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Romancing the Rails –
Posters of British Railways

Report of the lecture given by Charles Harris
on February 24th 2016

As the lights dimmed, the once familiar sound of a steam train could be heard fast approaching.  This was to set the scene of an incredible journey through the early days of railway travel and how images of poster graphics reflected the changes in British society in areas of growth, engineering, science, fashion, architecture, landscapes and so on.

Charles Harris himself has been involved in the world of global advertising, design and illustration and has helped famous names such as BA, Shell, Sony and Qantas to become familiar and recognised the world over.  This became apparent during his outstanding PowerPoint presentation showing how the artist could paint a dream to encourage tourists to visit towns, cities and holiday resorts which, before the age of rail travel, were inaccessible.  The salesmanship had to be in the poster.

Until the 1920s a railway could be built and owned by anybody, but following the Railways Act of 1921 all the small companies were amalgamated into 'The Big Four': London Midland & Scottish, London & North Eastern Railway, Great Western Railway and Southern Railway and Brunel's broad gauge of 7' was reduced to 4' 8"  to reduce costs.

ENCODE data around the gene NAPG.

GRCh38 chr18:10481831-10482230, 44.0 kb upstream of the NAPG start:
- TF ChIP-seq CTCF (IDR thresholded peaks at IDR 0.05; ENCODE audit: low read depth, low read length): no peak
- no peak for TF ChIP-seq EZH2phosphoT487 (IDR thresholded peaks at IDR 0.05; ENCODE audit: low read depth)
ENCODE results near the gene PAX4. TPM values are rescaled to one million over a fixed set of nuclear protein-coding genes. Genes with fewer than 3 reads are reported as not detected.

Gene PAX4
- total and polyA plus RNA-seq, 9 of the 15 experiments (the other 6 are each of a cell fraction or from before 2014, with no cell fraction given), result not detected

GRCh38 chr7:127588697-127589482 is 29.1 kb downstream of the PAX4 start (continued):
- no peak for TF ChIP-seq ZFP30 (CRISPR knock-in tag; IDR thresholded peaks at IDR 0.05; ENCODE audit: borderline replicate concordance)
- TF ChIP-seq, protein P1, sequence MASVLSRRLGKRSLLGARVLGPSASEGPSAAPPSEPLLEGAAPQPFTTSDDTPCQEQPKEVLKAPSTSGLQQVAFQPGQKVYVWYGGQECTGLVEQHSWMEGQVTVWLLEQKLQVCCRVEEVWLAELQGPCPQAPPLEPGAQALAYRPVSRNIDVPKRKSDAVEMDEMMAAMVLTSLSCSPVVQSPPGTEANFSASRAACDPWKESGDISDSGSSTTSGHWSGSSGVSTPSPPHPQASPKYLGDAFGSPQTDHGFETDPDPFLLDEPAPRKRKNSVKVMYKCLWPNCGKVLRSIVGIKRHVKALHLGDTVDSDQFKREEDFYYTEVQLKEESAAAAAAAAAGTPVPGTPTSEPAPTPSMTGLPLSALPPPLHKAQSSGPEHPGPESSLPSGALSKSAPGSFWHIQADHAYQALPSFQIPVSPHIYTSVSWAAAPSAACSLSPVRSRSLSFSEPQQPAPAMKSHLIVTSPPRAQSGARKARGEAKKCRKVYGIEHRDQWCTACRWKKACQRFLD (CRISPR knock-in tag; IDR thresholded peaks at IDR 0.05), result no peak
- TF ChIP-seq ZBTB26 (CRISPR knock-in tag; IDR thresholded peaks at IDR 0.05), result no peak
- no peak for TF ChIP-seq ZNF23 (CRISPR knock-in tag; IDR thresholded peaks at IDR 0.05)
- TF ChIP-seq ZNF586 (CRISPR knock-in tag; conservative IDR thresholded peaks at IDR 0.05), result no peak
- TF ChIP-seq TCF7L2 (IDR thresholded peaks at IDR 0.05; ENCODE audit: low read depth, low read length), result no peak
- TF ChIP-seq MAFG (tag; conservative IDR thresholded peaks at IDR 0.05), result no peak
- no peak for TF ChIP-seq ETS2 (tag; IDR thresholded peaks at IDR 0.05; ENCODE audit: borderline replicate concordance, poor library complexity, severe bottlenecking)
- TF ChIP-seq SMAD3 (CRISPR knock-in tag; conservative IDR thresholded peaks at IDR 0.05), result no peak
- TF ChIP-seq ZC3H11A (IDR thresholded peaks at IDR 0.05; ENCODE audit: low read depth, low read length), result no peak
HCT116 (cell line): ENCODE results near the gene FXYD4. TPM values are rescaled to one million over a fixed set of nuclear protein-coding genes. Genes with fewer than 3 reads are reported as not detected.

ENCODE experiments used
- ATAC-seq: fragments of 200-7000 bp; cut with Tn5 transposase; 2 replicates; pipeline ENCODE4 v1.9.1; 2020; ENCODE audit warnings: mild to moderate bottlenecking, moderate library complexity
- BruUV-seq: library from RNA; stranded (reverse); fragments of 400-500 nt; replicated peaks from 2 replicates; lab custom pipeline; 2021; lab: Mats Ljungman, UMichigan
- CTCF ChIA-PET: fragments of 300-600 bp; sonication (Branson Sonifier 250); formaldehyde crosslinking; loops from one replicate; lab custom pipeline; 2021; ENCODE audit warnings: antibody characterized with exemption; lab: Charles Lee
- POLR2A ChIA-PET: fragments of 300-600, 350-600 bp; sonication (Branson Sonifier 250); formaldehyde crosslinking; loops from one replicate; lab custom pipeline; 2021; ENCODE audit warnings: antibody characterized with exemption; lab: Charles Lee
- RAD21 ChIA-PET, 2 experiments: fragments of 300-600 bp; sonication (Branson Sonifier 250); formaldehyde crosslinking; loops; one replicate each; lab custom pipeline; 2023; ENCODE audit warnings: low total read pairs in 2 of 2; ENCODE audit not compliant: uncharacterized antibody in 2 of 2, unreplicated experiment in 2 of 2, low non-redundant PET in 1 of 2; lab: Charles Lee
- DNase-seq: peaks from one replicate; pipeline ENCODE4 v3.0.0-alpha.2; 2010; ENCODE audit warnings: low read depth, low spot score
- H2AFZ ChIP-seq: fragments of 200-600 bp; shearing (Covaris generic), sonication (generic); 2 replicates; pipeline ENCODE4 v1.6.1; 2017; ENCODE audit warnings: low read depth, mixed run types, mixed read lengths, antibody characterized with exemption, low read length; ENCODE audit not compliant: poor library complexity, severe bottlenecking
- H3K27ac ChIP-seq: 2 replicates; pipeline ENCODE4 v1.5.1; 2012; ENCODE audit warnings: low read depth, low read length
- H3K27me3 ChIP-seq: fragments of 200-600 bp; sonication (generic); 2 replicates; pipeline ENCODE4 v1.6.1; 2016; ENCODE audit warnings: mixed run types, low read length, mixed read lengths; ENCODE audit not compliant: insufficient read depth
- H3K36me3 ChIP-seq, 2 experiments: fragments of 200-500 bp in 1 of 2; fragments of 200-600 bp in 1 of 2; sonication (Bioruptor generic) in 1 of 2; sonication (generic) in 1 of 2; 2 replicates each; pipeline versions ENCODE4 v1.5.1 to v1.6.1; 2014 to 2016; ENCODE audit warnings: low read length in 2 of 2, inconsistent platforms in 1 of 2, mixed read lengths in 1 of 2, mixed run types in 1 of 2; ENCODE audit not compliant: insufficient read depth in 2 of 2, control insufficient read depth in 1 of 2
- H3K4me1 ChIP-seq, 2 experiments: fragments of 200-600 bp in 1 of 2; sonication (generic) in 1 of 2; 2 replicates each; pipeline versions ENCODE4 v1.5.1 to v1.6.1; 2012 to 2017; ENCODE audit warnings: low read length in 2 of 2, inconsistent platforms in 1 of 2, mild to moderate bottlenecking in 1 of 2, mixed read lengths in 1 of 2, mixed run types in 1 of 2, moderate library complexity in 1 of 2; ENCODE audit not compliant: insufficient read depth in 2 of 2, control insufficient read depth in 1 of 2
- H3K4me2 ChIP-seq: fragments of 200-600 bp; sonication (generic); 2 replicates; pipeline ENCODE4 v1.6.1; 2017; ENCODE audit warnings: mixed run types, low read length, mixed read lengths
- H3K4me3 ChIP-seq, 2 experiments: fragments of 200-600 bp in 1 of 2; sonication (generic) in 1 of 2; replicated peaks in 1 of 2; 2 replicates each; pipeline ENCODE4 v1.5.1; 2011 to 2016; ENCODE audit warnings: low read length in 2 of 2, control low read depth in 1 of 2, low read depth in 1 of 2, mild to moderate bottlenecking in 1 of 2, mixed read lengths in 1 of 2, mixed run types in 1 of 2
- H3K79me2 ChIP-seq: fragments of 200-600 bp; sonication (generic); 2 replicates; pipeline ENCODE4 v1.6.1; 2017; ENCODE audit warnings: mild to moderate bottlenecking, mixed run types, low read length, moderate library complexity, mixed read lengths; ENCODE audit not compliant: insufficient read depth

Charles acted out an amusing telephone conversation with an imaginary client, of how a cold, grey windswept beach could be made to appeal to the holidaymaker - the result of which is the now iconic poster 'Skegness is SO bracing'.  Thanks to the railway and this poster, Skegness transformed from a little-known seaside town to a booming holiday destination.

Posters could follow many different themes, active to passive, whimsical to dramatic and many well known artists contributed, the most famous of whom were Sir Frank Brangwyn, Dame Laura Knight (the first woman to exhibit at the RA) and Terence Cuneo.

Rail travel took on an ever more glamorous role with Pullman providing smart interiors and upholstered seating.  The most significant trains being the Brighton Belle (1881) and of course the Orient Express.   Posters advertised fast journeys across the country, including the ability to travel onwards to the continent.

These posters are now very rare because print runs were small, just 1000 to 2000 copies and as new designs came out, the old ones were ripped down and destroyed.  They were never designed to last.

The final picture of the presentation was Charles Harris's personal favourite, 'The Night Scotsman' by Alexeieff, 1930, a simple black silhouette of the engine.

This was an informative and memorable lecture with a wealth of images which I much enjoyed.

Julie Rashbrooke

Many original British Railway posters can be viewed at the Science & Society Picture Library (select "National Railway Museum" and search for "posters")